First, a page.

In the play of consciousness and the body, awareness likes to cycle between all the tones.

dimensions of fullness

or if you prefer

20 dimensions fullness birch

In practice this means that you may find yourself spontaneously moving from simple noticing, to gratefulness, to tearfulness, to heartfulness, to restfulness.

It can take quite a bit of giving - of time and attention - for any of us to catch up with all our thoughts and plans, and be able to simply enjoy ourselves. The pace of change in the world is so intense that we often feel that we "don't have time." We feel that we have a shortage of time. We are impoverished in our experience of time. This is a pervasive feeling among people who live in the first world. One of the surprise gifts of giving ourselves enough time, in the form of time to meditate, is the sense "I have enough time." So don't be concerned if for months your experience in meditation is none of the above, but rather Noise-ful. Worry-full. Or even Painful. Sometimes, to make a free inner space for our meditation, we need to clean out our closets, pay our bills, spend hours working on our to-do lists, writing letters or communicating with all the people in our lives, finishing unfinished conversations (if possible) and, as they say, getting our ducks in a row.

You want the overall tone of your meditation practice, whether it is breath awareness, body sensation awareness, mantra awareness, image or visualization, or any combination of these, to remind you of delightfulness, resourcefulness, gratefulness. That way, when you are immersed in worry-fulness and thoughtfulness and sorrowfulness, you have resources to rest in.

In the simplest terms, during meditation we cultivate the sense of savoring the texture of our lives, savoring the quality of pranashakti flowing through us in each moment.

In Sanskrit, one of the words for savoring is rasa.

rasa again essence bark

When we are meditating, there is a tendency for life to refresh itself by rotating through all the different tastes of life. We may find ourselves irritated, remembering a painful delay or encounter, then this upgrades to anger, then changes to exhaustion, then relief, then restfulness. You could call this rotation through the rasas.

One of the incredible ideas from this meditation tradition is that during meditation we are savoring the texture of our life in our internal theater. The techniques of meditation amount to giving ourselves space, time, and attention - an attending audience. We are the actors, director, the stage, the lighting, the special effects creators, and the witness.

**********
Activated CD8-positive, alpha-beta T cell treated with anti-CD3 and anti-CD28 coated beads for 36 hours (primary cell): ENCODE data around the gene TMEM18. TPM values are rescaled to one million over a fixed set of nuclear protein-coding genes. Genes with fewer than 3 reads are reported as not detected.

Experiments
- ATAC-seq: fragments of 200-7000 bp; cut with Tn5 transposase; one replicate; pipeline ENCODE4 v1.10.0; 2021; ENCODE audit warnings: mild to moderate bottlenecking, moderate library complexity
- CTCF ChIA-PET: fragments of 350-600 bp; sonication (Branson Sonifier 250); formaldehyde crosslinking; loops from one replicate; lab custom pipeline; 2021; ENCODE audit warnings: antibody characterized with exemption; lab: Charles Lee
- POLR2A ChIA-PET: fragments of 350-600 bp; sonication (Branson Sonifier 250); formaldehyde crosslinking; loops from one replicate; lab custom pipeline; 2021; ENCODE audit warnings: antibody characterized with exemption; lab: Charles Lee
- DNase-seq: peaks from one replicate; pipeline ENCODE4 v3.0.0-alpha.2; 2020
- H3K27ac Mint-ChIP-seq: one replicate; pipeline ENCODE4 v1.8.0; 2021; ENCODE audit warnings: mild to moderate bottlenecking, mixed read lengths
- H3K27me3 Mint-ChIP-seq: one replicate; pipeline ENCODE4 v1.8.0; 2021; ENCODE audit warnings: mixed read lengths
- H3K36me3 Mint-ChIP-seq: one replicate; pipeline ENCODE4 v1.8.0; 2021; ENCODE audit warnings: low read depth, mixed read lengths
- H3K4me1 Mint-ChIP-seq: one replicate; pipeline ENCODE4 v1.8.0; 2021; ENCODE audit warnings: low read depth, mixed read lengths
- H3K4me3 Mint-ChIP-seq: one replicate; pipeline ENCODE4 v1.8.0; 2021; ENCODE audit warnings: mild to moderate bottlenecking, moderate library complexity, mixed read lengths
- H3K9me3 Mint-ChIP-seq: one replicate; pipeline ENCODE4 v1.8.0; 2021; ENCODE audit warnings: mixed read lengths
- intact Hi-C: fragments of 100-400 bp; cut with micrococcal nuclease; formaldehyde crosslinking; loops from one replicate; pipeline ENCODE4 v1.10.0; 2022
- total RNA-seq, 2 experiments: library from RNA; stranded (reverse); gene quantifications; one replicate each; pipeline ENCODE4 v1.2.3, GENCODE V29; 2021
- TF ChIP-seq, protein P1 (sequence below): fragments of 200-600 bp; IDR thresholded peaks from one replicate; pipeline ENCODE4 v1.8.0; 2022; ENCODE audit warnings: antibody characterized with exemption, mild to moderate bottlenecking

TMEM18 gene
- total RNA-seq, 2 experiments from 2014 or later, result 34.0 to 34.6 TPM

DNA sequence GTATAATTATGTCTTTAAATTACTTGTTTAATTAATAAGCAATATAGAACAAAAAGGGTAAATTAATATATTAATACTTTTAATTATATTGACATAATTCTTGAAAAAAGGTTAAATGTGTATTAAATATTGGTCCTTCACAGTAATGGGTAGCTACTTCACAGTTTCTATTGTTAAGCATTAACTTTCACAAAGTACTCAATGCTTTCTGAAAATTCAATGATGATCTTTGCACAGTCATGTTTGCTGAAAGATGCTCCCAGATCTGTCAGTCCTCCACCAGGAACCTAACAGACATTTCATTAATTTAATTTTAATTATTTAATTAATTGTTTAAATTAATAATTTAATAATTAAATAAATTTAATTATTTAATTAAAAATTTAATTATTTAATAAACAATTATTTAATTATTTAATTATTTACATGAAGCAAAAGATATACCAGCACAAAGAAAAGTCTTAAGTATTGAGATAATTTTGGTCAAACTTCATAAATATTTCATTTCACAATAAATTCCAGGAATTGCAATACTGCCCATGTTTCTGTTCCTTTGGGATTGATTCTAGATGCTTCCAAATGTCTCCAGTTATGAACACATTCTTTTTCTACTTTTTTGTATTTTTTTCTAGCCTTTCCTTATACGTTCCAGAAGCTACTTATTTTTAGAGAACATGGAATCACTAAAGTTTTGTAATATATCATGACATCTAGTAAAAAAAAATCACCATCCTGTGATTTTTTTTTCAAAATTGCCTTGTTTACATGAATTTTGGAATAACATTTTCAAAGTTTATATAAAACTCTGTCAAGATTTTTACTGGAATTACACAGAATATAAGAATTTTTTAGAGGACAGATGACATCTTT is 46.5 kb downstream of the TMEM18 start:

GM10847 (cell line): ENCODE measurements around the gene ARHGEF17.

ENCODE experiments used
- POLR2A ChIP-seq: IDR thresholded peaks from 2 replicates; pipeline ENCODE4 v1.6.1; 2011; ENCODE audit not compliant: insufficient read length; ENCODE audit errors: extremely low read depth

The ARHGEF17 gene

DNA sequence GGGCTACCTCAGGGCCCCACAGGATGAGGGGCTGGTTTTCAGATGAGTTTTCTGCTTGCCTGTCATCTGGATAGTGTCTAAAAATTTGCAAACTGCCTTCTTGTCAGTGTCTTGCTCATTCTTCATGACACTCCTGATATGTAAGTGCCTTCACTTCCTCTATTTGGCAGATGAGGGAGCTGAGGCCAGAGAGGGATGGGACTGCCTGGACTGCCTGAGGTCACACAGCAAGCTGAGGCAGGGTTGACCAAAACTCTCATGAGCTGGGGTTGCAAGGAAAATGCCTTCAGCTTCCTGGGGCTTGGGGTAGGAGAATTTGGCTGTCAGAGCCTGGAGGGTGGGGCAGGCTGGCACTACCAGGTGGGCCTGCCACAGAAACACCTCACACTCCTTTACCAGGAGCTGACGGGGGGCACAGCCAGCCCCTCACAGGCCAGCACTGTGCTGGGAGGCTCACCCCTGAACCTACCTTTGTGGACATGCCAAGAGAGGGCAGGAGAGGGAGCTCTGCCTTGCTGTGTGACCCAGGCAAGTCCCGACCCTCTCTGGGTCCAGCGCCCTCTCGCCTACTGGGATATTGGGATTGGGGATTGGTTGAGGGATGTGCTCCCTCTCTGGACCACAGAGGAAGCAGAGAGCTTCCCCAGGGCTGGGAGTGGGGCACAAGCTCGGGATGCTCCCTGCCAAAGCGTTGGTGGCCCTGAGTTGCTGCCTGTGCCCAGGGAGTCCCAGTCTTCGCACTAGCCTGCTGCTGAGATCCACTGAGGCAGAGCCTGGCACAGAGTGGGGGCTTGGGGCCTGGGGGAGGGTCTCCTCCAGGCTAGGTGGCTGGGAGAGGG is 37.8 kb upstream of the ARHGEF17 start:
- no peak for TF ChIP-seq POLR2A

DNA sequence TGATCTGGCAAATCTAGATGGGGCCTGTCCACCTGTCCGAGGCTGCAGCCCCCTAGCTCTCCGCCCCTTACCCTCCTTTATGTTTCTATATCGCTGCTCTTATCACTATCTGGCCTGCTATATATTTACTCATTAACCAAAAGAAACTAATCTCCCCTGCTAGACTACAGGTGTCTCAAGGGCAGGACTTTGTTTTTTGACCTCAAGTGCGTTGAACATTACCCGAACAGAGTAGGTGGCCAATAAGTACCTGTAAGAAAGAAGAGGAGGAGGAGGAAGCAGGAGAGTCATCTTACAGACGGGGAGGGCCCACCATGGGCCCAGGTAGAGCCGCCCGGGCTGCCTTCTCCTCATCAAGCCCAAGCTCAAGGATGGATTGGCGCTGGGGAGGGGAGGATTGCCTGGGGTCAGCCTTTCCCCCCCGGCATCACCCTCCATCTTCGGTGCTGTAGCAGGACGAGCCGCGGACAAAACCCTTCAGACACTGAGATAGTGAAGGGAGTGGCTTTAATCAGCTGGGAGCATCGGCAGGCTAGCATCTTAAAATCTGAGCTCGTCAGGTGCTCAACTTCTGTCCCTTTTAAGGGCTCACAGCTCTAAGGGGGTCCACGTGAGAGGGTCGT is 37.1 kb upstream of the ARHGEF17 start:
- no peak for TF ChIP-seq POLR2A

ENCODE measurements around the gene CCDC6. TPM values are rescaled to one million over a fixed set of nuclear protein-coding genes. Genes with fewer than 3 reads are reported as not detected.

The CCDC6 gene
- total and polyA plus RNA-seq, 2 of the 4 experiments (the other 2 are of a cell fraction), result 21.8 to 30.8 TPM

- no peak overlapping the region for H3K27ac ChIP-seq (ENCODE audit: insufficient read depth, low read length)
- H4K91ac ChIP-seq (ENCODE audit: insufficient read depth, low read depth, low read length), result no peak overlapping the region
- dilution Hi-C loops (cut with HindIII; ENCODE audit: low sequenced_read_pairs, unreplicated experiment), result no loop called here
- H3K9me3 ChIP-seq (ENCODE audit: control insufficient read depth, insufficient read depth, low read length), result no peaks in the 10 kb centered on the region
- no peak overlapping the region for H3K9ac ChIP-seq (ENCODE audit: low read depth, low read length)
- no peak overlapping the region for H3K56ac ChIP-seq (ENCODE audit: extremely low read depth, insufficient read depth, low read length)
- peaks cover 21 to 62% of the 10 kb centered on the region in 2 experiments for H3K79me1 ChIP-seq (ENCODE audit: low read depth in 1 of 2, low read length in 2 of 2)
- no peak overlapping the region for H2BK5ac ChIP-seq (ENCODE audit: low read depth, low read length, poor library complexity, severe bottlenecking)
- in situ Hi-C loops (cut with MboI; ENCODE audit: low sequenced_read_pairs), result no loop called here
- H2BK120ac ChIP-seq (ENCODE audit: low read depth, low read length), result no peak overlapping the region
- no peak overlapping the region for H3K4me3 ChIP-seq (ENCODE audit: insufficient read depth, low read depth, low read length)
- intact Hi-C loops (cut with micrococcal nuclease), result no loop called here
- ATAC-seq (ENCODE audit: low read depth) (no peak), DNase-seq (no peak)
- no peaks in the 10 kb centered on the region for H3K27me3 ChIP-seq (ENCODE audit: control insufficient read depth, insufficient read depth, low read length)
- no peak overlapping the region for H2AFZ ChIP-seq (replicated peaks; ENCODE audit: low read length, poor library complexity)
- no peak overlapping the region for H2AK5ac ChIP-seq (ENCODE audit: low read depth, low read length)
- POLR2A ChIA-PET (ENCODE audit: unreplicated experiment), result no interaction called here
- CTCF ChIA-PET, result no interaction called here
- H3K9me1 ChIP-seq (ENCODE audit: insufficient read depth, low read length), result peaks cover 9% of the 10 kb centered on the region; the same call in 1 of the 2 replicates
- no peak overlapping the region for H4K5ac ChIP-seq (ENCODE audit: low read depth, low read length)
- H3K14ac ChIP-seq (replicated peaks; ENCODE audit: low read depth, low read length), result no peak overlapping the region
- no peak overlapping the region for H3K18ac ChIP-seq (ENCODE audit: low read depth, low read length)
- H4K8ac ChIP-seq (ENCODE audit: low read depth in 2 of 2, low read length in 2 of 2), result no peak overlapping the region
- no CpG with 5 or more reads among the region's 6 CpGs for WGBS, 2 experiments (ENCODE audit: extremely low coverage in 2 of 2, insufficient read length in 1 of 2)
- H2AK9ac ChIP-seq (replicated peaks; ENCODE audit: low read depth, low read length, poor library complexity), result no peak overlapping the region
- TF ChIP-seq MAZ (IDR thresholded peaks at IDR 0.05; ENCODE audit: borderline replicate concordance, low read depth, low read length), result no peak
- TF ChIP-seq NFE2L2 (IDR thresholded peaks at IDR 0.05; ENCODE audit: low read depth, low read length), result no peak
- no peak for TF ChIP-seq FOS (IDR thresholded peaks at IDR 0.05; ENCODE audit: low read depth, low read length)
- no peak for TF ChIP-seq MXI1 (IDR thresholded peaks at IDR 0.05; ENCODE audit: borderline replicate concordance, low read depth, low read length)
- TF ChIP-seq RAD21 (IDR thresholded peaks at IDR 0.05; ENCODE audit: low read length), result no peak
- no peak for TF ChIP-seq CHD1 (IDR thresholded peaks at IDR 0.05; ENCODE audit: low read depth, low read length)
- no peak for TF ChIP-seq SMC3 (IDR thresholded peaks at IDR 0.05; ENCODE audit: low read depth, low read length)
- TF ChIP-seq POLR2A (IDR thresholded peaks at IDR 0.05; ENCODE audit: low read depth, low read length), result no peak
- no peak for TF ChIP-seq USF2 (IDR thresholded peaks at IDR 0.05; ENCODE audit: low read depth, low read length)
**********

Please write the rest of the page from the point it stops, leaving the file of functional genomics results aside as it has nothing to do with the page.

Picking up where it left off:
Rasa Mandala

Say that during meditation you find yourself worrying about your kids. Perhaps you have a teenager who is acting out. You might then find yourself savoring the experience of FEAR, being terrified, at her latest exploit, and then FURY, wishing you could scream at her, and then AVERSION as you put yourself in her situation and experience the trouble she is in, and then you might experience a flash of humor, as you realize how ridiculous it all is, and then compassion. These intense flavors of life may surge through you every few seconds, over and over. Your whole meditation, every minute, may feel like watching an intense and scary movie. This is fine. What you may notice is that after meditation you feel much better and are more able to function with clarity. You may even be able to laugh at yourself, at how absurd your situation is.

Welcome intensity during meditation, as awareness savors all the thoughts and feelings and sensations and mental imagery associated with your life and love.

Awareness training exercises and suggestions

In your notebook, make your own list of the fullnesses, and then look at each one and breathe with it for four or five breaths.

  • Joyful
  • Peaceful
  • Wrathful
  • Fearful
  • Colorful
  • Playful
  • Truthful
  • Lustful
  • Restful

On another page, and probably on a different day, make a list in your journal of the major emotions or rasas and breathe a few breaths with each one.

  • Anger (wrath, fury, irritation)
  • Sorrow (grief, discouragement)
  • Disgust (aversion, turning away)
  • Enthusiasm (courage, vital interest)
  • Erotic love
  • Love of friends
  • Love of children
  • Humor
  • Wonder (curiosity, awe)
  • Peacefulness (relaxation, ease)

In this way, train yourself to notice and welcome and savor each of these energies of life as they appear in your meditation, even if they only flash through for a few seconds here and there.

You could also use the list of emotions
here in the emotion page.

Short take: give up any idea of imposing silence on your mind and heart. This only leads to stagnation. Giving attention to the passions during meditation leads to a sense of peacefulness underlying it all.

You can think of the emotions as internal asanas that you flow through in meditation. The aim is not to stay permanently in one weird pose, but rather to flow through them all and find your poise.